When I stop and think about it, I’m honestly a little surprised that I lived past the age of three. Now, this isn’t due to my parents’ negligence or my poor health—they weren’t and it wasn’t—but because they didn’t attend a single, hospital-sanctioned parenting class.
In the Dark Ages of Child Birthing (anything before 1981, or thereabouts), women having children were absolutely clueless.
“COURTLAND WON’T STOP CRYING, SHOULD I STRIKE HIM WITH A STICK?”
“ROG DOESN’T LIKE EATING STRAINED PEAS, IS IT OKAY FOR ME TO FEED HIM SOME MCNUGGETS?”
That’s why, before the prevalence of parenting classes (and other useful tools like Facebook, Web MD, Wikipedia and other people you know who’ve had babies), the average life expectancy of human beings was 28 years old. Oh, sure, there were a few outliers who lived to 50 or 60, but the numbers were skewed by billions of children who died because Ma and Pa Dipshit forgot to burp them.
But lucky for all of us, folks are routinely living to the ripe old age of 30 and even 40, and all because of magical parenting classes! For only a few hundred dollars and what will feel like a few hundred hours of my precious, precious weekend(s), I can now learn all loads of shit about how not to haphazardly mangle or kill my new little bundle of joy. It’s an experience not unlike weekend traffic school for those who’ve chosen to get caught while driving drunk, or something the judge mandates you attend when you’re caught masturbating outside of your attractive neighbor’s window. (So I’ve heard.)
To date, my wife and I have signed up for three parenting classes.
The first of which is on childbirth itself. While birth may seem like a natural, totally self-embedded thing that women have been doing since the beginning of time, it apparently used to kill a lot of them. But then they invented doctors—Heathcliff Huxtable, for example—and regulated everything while making it very sanitary, so nobody has died in childbirth ever since.
That doesn’t mean the whole process is easy, though, and that is why on a future Saturday, for seven and a half hours, I will get to attend Birth 101. I will learn all kinds of things about what to expect during the process—things like, “it’ll hurt” and, “you’ll probably poop a little and totally gross Brandon out.” I’m also expecting a lot of 1980’s sitcom style hijinks involving the breathing stuff, or as rich assholes call it, “Lamaze.”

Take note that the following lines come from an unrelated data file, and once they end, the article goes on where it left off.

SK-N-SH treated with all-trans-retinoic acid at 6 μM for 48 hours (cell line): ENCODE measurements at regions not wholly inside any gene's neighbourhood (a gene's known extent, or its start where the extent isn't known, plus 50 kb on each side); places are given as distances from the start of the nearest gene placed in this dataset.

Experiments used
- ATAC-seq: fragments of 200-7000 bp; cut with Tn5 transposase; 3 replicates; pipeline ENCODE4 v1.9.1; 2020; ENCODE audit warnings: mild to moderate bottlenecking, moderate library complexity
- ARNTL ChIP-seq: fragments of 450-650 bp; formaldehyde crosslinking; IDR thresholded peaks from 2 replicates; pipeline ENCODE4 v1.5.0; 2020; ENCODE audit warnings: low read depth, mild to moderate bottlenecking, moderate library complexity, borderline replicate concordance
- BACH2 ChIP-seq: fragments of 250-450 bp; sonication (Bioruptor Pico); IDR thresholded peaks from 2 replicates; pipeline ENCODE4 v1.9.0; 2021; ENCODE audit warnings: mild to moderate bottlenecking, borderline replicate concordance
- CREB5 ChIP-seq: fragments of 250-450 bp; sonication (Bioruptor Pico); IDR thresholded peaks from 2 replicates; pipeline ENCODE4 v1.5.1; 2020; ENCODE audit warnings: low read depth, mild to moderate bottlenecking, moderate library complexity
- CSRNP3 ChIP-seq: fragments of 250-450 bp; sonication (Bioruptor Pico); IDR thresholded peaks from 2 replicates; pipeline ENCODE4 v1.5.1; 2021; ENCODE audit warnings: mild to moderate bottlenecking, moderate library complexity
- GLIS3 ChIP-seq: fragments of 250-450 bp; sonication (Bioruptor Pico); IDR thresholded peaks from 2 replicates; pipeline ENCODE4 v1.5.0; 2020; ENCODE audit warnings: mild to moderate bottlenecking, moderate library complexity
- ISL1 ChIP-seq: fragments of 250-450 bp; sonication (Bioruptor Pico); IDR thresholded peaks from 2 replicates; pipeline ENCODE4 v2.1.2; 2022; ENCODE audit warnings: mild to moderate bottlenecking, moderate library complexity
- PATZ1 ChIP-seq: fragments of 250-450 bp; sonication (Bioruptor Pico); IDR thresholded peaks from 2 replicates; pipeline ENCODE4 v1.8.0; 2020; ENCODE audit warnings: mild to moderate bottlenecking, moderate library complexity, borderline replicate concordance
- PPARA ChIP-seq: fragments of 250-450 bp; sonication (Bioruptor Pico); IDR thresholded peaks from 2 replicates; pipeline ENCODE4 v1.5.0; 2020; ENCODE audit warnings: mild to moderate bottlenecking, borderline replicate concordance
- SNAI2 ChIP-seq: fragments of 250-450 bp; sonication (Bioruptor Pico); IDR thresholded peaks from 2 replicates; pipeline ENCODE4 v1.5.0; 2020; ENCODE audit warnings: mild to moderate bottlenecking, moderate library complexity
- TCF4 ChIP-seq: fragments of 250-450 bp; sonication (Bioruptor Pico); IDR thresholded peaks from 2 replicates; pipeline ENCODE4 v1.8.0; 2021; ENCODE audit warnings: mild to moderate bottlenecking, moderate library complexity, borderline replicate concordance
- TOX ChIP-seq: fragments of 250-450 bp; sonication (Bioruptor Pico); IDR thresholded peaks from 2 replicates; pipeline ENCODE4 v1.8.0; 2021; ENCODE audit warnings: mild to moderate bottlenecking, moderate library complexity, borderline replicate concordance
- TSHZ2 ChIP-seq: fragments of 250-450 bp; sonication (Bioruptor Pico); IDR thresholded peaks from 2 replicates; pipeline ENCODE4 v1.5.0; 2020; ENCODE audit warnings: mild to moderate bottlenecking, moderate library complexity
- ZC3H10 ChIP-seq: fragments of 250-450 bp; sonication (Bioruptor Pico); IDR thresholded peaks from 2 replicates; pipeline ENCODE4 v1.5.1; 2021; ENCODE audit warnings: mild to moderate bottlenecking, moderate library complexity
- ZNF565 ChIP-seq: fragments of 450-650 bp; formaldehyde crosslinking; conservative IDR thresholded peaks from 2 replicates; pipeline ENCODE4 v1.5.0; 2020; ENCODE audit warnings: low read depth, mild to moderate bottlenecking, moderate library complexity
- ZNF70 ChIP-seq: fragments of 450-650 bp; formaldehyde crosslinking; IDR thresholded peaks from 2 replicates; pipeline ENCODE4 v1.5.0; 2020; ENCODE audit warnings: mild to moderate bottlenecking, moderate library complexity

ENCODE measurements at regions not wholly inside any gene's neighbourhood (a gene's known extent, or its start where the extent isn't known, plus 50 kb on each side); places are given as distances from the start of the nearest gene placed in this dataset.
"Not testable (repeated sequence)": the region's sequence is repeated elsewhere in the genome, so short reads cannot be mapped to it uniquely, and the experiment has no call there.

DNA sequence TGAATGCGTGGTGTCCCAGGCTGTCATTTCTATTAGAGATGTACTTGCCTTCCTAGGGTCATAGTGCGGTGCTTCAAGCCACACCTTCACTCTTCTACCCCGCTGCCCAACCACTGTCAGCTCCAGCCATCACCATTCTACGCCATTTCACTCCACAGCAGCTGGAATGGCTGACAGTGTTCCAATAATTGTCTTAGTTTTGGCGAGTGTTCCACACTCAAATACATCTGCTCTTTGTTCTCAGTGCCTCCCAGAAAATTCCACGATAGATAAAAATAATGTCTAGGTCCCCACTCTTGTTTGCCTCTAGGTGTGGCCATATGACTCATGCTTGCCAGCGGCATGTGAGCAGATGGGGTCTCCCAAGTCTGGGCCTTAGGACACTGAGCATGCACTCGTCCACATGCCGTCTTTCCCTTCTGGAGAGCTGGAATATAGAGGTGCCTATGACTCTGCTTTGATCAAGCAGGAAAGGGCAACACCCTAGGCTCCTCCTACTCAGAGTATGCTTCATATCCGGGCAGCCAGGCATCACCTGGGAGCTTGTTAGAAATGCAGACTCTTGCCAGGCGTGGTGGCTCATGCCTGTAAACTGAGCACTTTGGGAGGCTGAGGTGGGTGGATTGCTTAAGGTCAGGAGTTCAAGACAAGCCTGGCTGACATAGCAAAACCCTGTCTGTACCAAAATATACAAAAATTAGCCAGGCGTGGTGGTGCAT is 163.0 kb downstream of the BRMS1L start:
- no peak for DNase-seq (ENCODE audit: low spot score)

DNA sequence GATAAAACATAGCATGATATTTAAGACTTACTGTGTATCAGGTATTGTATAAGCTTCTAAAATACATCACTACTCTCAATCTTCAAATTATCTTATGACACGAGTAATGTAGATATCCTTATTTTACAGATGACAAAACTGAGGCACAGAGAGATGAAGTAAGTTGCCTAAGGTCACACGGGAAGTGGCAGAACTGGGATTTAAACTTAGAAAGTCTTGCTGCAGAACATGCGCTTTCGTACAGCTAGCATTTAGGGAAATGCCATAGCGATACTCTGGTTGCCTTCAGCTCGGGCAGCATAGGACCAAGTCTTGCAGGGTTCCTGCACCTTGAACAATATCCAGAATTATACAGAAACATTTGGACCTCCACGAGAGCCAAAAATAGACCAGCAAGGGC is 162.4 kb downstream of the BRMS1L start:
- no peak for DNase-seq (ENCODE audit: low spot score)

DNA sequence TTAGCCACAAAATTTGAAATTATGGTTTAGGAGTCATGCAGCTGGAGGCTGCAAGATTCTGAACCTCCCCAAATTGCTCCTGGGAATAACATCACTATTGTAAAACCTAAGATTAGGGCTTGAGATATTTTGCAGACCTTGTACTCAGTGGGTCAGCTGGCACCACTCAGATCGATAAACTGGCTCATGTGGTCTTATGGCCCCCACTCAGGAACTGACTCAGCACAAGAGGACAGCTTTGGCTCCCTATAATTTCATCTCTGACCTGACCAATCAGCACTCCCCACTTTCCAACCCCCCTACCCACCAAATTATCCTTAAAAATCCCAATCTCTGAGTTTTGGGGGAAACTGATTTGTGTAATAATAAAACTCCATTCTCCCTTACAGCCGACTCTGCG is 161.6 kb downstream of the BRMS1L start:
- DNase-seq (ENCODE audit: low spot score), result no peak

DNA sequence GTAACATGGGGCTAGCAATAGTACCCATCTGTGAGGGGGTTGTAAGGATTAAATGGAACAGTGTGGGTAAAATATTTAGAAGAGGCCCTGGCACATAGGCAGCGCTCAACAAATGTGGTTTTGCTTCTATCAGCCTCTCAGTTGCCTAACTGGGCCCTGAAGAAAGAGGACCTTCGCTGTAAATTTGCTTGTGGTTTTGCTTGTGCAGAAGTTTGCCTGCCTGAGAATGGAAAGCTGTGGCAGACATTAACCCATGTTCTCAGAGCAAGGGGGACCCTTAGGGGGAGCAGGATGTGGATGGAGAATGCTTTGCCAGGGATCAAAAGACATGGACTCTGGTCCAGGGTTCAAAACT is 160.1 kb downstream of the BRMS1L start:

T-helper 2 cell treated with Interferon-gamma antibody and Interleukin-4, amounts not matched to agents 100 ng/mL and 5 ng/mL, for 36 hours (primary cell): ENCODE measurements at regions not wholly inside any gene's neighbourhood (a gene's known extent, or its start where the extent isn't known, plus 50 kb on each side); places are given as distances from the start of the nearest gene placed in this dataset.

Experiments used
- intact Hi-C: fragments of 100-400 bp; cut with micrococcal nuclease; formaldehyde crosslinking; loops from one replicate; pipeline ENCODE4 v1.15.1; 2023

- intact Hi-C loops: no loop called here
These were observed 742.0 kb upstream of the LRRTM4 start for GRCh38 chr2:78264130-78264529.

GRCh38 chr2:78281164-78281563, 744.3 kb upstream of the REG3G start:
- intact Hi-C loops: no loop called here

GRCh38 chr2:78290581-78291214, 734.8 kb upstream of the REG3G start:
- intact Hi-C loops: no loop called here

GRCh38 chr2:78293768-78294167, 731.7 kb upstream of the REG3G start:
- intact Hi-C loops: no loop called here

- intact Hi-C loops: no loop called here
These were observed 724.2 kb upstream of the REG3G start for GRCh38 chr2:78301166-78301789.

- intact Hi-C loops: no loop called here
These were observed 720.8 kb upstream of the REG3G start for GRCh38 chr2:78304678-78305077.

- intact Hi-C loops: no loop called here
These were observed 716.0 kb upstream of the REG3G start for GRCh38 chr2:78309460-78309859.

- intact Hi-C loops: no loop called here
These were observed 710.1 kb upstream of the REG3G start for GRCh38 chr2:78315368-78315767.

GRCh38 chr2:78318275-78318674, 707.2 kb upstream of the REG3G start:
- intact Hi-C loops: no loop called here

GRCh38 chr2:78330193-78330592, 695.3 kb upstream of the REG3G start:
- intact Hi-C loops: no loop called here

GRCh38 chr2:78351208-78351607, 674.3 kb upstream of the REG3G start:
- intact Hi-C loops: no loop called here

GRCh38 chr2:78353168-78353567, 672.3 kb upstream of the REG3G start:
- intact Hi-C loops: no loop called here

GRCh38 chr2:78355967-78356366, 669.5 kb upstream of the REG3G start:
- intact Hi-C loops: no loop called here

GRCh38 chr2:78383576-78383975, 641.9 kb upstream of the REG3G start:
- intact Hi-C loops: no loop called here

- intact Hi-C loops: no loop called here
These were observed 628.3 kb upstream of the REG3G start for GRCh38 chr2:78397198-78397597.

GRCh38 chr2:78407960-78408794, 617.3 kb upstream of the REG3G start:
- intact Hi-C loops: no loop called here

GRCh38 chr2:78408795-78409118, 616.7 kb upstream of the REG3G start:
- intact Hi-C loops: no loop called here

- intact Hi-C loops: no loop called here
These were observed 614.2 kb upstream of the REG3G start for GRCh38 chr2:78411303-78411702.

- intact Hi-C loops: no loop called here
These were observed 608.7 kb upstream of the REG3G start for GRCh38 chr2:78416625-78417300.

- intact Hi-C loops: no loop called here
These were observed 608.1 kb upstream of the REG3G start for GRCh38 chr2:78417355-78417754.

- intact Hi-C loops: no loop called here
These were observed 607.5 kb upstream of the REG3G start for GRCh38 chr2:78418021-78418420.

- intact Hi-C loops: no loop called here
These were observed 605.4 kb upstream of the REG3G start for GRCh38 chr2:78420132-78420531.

And then there’s the most valuable lesson of all: under no circumstances should one ever venture south of the equator. ALWAYS STAY NORTH SON!
The bottom line is, everyone is familiar with this type of class due to years of worthless pop culture inanity. In fact, if Danny Tanner isn’t there helping a single mom-to-be who he met at the mall only hours prior (but couldn’t initially tell she was pregnant due to a lot of comedic visual activity where her girth was obscured by a shopping bag, then a table at Orange Julius, then a Samoan man and so forth), I’m fucking rioting.
Then, on another Saturday in the not-too-distant future, I’ll be attending a class on newborn care. I expect this class to cover things like:
- How to feed the baby, food
- What KIND of food the baby can eat (limited amounts of solids, preferably nothing with bones)
- How often to feed the baby (daily, at least)
- How to burp the baby
- How to dress the baby (for success, and otherwise)
- When it is appropriate to throw things at the baby (rarely)
- How/why keeping wildlife away from the baby is important
These things are very significant, to be sure, and I am sincerely looking forward to this class.
Also important, and covered in the afternoon session: breastfeeding. Although I’ve heard the art of breastfeeding is much more complicated than I can ever hope to understand, this class should be three minutes long and consist of the professor showing a GIF of a mom putting her nipple into the baby’s mouth, because, you know, breastfeeding.
If only things were that simple, I guess.
But nothing about having a child is simple, and more importantly, nothing about it is cheap, so I guess I shouldn’t be surprised that people think a few hundred dollars and a couple of wasted Saturdays is “totally okay” and “definitely not stupid or ridiculous.”
This is a child, after all, and it’s very serious business.
Latest posts by Brandon Leftridge (see all)
- New Daddy Chronicles, Part II: Now the Baby is Home – Year One - August 21, 2016
- New Daddy Chronicles, Part I: Here Comes the Baby - May 28, 2015
- Infant Care Class (aka: A Very Important Saturday That I’ll Never Get Back) - February 13, 2015